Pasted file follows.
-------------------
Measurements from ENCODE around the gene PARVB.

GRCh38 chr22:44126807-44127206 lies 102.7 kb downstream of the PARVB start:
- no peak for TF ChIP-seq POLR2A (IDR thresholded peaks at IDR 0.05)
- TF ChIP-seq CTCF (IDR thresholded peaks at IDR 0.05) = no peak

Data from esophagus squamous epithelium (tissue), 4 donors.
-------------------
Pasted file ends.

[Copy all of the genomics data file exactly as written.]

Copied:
Measurements from ENCODE around the gene PARVB.

GRCh38 chr22:44126807-44127206 lies 102.7 kb downstream of the PARVB start:
- no peak for TF ChIP-seq POLR2A (IDR thresholded peaks at IDR 0.05)
- TF ChIP-seq CTCF (IDR thresholded peaks at IDR 0.05) = no peak

Data from esophagus squamous epithelium (tissue), 4 donors.